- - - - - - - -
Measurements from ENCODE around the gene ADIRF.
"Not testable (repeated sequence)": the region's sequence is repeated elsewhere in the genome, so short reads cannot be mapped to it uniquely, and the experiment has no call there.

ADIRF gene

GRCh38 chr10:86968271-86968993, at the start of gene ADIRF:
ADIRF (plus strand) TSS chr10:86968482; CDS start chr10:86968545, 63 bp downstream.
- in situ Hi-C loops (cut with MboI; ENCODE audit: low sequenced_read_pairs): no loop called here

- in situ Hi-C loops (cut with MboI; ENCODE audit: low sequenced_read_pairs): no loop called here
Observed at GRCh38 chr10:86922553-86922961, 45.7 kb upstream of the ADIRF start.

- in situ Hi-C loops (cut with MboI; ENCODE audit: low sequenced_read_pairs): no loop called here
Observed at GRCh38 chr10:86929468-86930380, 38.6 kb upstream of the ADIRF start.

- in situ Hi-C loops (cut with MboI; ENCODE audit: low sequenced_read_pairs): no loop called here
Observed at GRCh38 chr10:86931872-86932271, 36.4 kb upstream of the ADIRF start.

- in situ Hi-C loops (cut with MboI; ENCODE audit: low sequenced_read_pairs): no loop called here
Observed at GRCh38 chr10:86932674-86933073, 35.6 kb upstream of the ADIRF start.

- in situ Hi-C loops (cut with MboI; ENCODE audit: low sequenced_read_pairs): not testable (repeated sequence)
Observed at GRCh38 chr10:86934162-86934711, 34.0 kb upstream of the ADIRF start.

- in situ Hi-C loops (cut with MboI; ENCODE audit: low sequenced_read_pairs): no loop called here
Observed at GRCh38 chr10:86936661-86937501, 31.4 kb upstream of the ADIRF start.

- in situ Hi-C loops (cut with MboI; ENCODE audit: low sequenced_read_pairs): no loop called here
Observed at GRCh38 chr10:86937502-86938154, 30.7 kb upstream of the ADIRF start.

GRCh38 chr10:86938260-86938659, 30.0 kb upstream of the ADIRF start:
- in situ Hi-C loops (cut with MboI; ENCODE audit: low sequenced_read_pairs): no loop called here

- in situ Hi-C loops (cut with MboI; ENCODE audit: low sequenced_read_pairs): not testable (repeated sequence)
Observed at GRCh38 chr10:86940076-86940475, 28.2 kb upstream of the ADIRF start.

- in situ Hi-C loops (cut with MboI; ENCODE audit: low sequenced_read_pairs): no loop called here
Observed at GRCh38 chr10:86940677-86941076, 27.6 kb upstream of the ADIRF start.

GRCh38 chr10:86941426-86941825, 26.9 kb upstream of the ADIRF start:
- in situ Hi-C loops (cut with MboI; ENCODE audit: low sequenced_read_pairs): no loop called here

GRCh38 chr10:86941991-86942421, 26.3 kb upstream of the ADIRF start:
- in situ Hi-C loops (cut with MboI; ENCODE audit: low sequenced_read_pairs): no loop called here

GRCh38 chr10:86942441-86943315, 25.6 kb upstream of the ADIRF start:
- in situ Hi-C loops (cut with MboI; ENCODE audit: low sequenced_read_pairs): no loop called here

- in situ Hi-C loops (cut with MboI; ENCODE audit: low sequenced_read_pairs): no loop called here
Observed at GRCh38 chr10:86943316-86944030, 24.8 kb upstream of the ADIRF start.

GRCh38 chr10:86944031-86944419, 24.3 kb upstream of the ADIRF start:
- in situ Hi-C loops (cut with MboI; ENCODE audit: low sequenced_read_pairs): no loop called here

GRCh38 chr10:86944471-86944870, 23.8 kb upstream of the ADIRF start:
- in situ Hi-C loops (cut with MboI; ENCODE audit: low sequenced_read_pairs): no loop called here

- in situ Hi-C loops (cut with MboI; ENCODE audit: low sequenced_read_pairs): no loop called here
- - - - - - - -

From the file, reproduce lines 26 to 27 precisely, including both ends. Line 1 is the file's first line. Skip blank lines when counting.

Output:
Observed at GRCh38 chr10:86940677-86941076, 27.6 kb upstream of the ADIRF start.

GRCh38 chr10:86941426-86941825, 26.9 kb upstream of the ADIRF start: